I rode the #30 bus into the fringes of Pacific Beach, debarking at Grand Ave. & Bond St. From there I crossed Grand Ave., put on my skates and headed south on the Rose Creek Trail, which took me right to the northern edge of De Anza Cove, which is home of the start (or the end, depending on your direction of travel) of a beautiful, 10 foot wide concrete path the travels down the entire eastern shore of Mission Bay, curls around to the south and on past Sea World. From there, the path parallels Ingraham St, through Vacation Island and meets up with Bayside Walk Path. By the time I reached Vacation Island, I was becoming very hungry, thirsty and… Hungry. The #9 bus runs along Ingraham St., so I ended my skating adventure, jumped the bus and headed to the Old Town transit center. Once there I boarded the Green Line trolley, which took me to Grossmont transit center where I took a #1 bus that dropped me off a few feet from my house in La Mesa. It was a good day.

De Anza Cove In East Mission Bay, San Diego

De Anza Cove In East Mission Bay

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SDKA Go Kart And Supermoto Race At Qualcomm Stadium June 13, 2010

June 15, 2010 by ·  

SDKA San Diego Karting Association Race At Qualcomm Stadium On June 13, 2010

SDKA HPV4, Formula YC, and Superbox Racers Take The Stage

        The last SDKA (San Diego Karting Association) event I attended was back in April, and the resulting photos and blog post I produced had me lamenting that the fact that it seemed my SDKA photo shoots had become very dull and ordinary. As such, back in April I promised that my next SDKA photo-op would be different… “like nothing you’ve ever seen before.” Well, the SDKA race in May 2010 was in Perris, CA which is too far away for me to travel to, so I had to wait for two months to redeem myself, and I really do think that I did.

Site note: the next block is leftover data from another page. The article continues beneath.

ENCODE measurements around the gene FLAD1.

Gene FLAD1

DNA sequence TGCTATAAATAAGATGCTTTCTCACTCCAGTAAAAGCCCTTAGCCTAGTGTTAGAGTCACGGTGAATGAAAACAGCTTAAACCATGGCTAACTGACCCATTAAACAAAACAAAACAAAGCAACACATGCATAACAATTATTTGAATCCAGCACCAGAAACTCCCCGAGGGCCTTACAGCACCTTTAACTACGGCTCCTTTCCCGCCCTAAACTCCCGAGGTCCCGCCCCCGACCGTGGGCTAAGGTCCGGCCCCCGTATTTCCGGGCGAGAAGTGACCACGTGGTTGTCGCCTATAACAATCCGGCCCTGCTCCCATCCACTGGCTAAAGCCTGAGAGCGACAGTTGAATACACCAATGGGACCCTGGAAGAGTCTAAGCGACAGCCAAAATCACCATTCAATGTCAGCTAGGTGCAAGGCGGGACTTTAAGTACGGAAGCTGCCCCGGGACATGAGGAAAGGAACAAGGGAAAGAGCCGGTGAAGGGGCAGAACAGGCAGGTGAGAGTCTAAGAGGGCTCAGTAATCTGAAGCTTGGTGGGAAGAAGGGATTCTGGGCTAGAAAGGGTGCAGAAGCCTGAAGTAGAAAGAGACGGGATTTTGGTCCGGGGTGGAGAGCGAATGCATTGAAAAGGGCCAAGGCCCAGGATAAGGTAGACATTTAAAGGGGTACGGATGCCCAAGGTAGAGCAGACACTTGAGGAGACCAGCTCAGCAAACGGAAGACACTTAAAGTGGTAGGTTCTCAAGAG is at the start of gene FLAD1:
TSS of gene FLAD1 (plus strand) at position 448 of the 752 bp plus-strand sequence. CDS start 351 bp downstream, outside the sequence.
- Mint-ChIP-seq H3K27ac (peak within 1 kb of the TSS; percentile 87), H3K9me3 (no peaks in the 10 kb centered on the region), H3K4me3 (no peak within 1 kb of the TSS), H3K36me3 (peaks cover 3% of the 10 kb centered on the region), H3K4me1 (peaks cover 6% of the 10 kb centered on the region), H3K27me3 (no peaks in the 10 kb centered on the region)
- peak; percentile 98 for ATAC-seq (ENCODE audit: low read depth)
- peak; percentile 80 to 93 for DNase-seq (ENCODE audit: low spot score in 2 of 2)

SDKA San Diego Karting Association Race At Qualcomm Stadium On June 13, 2010

Seconds After The Green Flag

        In order to distance this photo-shoot at this particular SDKA race from the others I have done, I knew I needed to shoot something that was NOT in any of my previous posts or photos. It took a lot of thought to figure out what that might be. I though about traipsing through the pits and snapping some shots of racers as they prepared to race but I ultimately nixed that idea. I wanted ACTION shots that I haven’t seen online or anywhere else.

SDKA San Diego Karting Association Race At Qualcomm Stadium On June 13, 2010

The Checkered Flag

        I did some research, and by research I mean that I used avenues other than Google, because Google will provide law enforcement with search records without a warrant. Since I am a child of the 1990’s, I knew how to go to a library, read encyclopedias, and generally conduct an information search that was 100% Google (law enforcement’s puppet) free. What I found out was very simple. SDKA photos and articles did not have photos of the start or finish of their races. Bam! I had my agenda.